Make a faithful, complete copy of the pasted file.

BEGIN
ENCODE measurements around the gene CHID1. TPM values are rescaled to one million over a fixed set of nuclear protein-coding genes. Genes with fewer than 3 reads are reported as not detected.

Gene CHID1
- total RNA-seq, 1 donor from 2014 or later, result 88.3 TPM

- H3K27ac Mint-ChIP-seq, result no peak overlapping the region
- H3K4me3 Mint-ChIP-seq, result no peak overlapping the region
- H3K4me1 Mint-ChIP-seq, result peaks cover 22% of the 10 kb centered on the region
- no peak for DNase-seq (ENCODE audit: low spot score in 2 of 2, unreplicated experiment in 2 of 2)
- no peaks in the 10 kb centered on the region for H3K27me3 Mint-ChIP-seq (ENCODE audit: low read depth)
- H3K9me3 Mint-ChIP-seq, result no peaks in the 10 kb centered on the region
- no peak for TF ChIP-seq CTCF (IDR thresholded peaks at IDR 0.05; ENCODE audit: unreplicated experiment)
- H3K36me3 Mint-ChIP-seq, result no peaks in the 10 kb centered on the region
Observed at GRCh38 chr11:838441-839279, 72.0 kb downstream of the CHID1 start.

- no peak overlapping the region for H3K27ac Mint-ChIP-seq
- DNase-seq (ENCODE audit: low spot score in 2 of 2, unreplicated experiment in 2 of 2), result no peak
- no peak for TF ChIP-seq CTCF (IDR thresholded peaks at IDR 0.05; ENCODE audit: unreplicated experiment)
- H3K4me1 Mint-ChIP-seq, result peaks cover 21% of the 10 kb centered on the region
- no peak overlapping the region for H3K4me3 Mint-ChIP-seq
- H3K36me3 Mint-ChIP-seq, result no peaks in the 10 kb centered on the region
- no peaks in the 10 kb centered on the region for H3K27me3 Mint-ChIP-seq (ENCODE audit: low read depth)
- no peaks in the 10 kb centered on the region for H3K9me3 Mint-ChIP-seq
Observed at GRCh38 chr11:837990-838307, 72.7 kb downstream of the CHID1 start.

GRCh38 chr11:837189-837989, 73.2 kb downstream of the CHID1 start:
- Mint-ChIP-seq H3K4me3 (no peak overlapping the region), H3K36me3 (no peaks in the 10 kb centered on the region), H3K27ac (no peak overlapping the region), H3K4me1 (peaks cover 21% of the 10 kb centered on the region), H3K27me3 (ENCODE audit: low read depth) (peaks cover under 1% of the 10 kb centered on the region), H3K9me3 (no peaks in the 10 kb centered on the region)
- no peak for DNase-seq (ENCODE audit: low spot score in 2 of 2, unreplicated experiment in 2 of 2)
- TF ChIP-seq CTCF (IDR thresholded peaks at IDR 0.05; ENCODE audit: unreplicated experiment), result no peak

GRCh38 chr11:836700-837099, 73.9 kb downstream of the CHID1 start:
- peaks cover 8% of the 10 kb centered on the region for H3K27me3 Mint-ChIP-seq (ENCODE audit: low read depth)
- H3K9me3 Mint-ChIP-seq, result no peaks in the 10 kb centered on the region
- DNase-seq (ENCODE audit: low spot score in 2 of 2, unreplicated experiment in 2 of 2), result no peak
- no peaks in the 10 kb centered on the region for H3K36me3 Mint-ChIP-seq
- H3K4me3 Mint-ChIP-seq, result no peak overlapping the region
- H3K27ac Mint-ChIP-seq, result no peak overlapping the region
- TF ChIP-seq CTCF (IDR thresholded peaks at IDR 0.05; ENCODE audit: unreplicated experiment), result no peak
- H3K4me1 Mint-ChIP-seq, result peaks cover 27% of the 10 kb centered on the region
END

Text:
ENCODE measurements around the gene CHID1. TPM values are rescaled to one million over a fixed set of nuclear protein-coding genes. Genes with fewer than 3 reads are reported as not detected.

Gene CHID1
- total RNA-seq, 1 donor from 2014 or later, result 88.3 TPM

- H3K27ac Mint-ChIP-seq, result no peak overlapping the region
- H3K4me3 Mint-ChIP-seq, result no peak overlapping the region
- H3K4me1 Mint-ChIP-seq, result peaks cover 22% of the 10 kb centered on the region
- no peak for DNase-seq (ENCODE audit: low spot score in 2 of 2, unreplicated experiment in 2 of 2)
- no peaks in the 10 kb centered on the region for H3K27me3 Mint-ChIP-seq (ENCODE audit: low read depth)
- H3K9me3 Mint-ChIP-seq, result no peaks in the 10 kb centered on the region
- no peak for TF ChIP-seq CTCF (IDR thresholded peaks at IDR 0.05; ENCODE audit: unreplicated experiment)
- H3K36me3 Mint-ChIP-seq, result no peaks in the 10 kb centered on the region
Observed at GRCh38 chr11:838441-839279, 72.0 kb downstream of the CHID1 start.

- no peak overlapping the region for H3K27ac Mint-ChIP-seq
- DNase-seq (ENCODE audit: low spot score in 2 of 2, unreplicated experiment in 2 of 2), result no peak
- no peak for TF ChIP-seq CTCF (IDR thresholded peaks at IDR 0.05; ENCODE audit: unreplicated experiment)
- H3K4me1 Mint-ChIP-seq, result peaks cover 21% of the 10 kb centered on the region
- no peak overlapping the region for H3K4me3 Mint-ChIP-seq
- H3K36me3 Mint-ChIP-seq, result no peaks in the 10 kb centered on the region
- no peaks in the 10 kb centered on the region for H3K27me3 Mint-ChIP-seq (ENCODE audit: low read depth)
- no peaks in the 10 kb centered on the region for H3K9me3 Mint-ChIP-seq
Observed at GRCh38 chr11:837990-838307, 72.7 kb downstream of the CHID1 start.

GRCh38 chr11:837189-837989, 73.2 kb downstream of the CHID1 start:
- Mint-ChIP-seq H3K4me3 (no peak overlapping the region), H3K36me3 (no peaks in the 10 kb centered on the region), H3K27ac (no peak overlapping the region), H3K4me1 (peaks cover 21% of the 10 kb centered on the region), H3K27me3 (ENCODE audit: low read depth) (peaks cover under 1% of the 10 kb centered on the region), H3K9me3 (no peaks in the 10 kb centered on the region)
- no peak for DNase-seq (ENCODE audit: low spot score in 2 of 2, unreplicated experiment in 2 of 2)
- TF ChIP-seq CTCF (IDR thresholded peaks at IDR 0.05; ENCODE audit: unreplicated experiment), result no peak

GRCh38 chr11:836700-837099, 73.9 kb downstream of the CHID1 start:
- peaks cover 8% of the 10 kb centered on the region for H3K27me3 Mint-ChIP-seq (ENCODE audit: low read depth)
- H3K9me3 Mint-ChIP-seq, result no peaks in the 10 kb centered on the region
- DNase-seq (ENCODE audit: low spot score in 2 of 2, unreplicated experiment in 2 of 2), result no peak
- no peaks in the 10 kb centered on the region for H3K36me3 Mint-ChIP-seq
- H3K4me3 Mint-ChIP-seq, result no peak overlapping the region
- H3K27ac Mint-ChIP-seq, result no peak overlapping the region
- TF ChIP-seq CTCF (IDR thresholded peaks at IDR 0.05; ENCODE audit: unreplicated experiment), result no peak
- H3K4me1 Mint-ChIP-seq, result peaks cover 27% of the 10 kb centered on the region